Image#2 Here and Gone
16" x 20" painted paper collage
By about mid month I was certain that there would be no newsletter for February. Why is that you ask? Because I didn't think I would have any completed work to show. None. Zip. Zilch. I don't know if I actually am experiencing some mental changes or if it is just too much pandemic time or what but I have slowed down immeasurably.
Luckily, things turned around a bit and I was able to reconnect enough with myself to get some work together. I am pleased with the results. My ideas this month came from something I remember from my childhood. I recall going to museums, looking at the exhibits and seeing cases of artifacts. Tools, pottery, small bits of someone's lifetime, all on display in these flat or standing glass cases. I like this sort of stuff. Dioramas, exhibits, and collections of things always seem to catch my attention. I think I am drawn to the organization; the spatial arrangement of objects. This shows up in my work I think in the way that I arrange shapes and colors and lines on the page. I can look back at many of my collages and see this idea again and again. These current pieces are no different. It was a real challenge to put each piece in what I felt was the "right" place.
In looking back at my notes for the month (I make notations in my sketchbook each day) I can see that I had a few things on my mind. The idea of artifacts is one thing. What is left behind after we are gone? Fossils are another idea. I read a bit in a book a while back about how our civilization, when it is gone, will be just a continuous thin band in the geological record, similar to the K-2/K-Pg boundary, if you are familiar with that idea. I was also thinking about hieroglyphics, writing, and cultural appropriation. (There is more to Egyptian culture than Cleopatra, snakes, and togas.) The concept of deep time was also on my mind as well as the heating and cooling of the earth. I love these ideas; love reading about them and thinking about them. It's what keeps me attached to this world.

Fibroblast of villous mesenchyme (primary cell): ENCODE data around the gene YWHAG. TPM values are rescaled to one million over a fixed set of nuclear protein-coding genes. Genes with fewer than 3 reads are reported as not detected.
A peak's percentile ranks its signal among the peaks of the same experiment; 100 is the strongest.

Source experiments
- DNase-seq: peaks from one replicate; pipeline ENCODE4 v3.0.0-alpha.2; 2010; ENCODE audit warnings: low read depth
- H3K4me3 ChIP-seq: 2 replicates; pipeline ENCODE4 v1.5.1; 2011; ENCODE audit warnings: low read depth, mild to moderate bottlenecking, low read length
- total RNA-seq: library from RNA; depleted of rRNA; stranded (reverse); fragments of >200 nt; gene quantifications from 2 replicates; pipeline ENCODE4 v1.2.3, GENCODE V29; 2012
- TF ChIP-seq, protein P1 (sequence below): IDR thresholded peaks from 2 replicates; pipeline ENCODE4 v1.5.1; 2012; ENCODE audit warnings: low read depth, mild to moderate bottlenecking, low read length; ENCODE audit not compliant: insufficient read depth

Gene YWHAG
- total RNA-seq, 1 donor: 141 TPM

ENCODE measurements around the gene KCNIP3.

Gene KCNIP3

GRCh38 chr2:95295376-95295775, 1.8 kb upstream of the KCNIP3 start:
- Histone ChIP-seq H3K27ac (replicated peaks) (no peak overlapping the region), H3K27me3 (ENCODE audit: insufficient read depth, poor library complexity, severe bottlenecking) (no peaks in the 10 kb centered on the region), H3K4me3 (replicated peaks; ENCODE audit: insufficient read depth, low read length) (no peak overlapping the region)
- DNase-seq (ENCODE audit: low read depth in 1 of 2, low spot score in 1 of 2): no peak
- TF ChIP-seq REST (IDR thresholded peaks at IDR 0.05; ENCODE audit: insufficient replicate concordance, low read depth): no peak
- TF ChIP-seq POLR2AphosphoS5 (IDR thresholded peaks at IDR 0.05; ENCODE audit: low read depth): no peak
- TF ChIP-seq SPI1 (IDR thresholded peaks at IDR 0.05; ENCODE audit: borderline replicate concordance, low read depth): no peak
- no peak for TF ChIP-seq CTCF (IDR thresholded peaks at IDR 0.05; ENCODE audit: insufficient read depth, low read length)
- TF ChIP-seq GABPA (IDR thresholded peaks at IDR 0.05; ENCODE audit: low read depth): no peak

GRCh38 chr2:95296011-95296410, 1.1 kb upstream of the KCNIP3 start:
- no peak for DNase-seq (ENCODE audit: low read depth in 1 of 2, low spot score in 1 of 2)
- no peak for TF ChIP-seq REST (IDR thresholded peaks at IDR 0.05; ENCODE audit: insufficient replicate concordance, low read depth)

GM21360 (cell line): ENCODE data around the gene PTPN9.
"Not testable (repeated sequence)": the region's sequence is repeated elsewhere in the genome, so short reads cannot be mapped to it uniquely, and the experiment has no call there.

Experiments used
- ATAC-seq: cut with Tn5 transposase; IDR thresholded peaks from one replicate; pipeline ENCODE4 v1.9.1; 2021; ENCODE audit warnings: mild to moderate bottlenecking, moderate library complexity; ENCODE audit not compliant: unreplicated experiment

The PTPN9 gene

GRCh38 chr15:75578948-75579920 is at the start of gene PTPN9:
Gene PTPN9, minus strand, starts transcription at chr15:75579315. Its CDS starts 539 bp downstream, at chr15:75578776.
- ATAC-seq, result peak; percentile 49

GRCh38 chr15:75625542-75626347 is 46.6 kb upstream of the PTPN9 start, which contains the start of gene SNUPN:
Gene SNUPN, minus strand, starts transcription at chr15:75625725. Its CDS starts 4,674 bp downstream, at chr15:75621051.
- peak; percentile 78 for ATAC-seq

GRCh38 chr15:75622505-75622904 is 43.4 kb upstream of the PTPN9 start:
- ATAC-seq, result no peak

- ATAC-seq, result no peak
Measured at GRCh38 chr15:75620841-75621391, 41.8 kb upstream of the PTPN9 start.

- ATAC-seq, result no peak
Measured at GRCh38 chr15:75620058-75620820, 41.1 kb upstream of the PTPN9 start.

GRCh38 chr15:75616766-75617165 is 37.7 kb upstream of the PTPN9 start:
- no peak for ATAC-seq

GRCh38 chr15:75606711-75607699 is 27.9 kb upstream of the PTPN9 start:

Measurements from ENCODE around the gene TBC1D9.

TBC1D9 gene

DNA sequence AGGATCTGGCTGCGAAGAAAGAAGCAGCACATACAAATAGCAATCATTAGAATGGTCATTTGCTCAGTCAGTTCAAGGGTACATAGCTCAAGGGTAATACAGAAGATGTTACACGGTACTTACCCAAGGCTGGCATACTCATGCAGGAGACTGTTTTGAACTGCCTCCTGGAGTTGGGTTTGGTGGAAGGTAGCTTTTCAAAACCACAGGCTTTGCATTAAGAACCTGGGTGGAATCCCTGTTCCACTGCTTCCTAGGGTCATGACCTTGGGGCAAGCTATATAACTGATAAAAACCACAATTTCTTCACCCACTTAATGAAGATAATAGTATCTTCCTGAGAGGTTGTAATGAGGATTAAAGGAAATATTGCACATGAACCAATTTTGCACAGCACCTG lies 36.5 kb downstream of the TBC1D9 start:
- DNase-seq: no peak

All of this is to say that I had some things on mind while I was working and while I can't say that the pieces overtly represent that, I do think they tell a story. It's really up to the viewer to supply the details of what they see.
This month I started to take an online workshop from the wonderful Nicholas Wilton. I just love this guy. I like his work and he really talks my language with regard to design. I had to stop though. First, I became a bit disengaged. And then, it was just overwhelming. It has taken me a long time to develop my own ideas about what I like and to figure out what my own "rules" are. (They are very similar to Nick's principles.) Honestly, I want to continue pursuing what I have put together for myself and as much as I like Nicholas, I felt that his ideas might overtake me a bit, if that makes sense. I absolutely only want to hear my own voice. It's a fragile thing, trust me!
Alright, thanks for reading if you made it this far. Have some comments? Let me know: email@example.com
16" x 20"
painted and frottaged papers
A Way Forward
16" x 20"
painted and frottaged papers
It's always difficult to start something a little new after you have done something for a while that seems to be working. Such was the case this month as I found myself pivoting once again in a slightly different direction with my work.
The first piece shown is in the same style in which I have been working for a while now. It was completed after several weeks of work. It's no secret that the Pandemic has derailed us all. Recent events haven't helped either with focusing. Additionally many people still have to deal with personal problems on top of everything else, myself included. So, January was a slow month for me, work wise. I am happy with this piece though, both because of what I learned and also because of what I decided the piece could be about.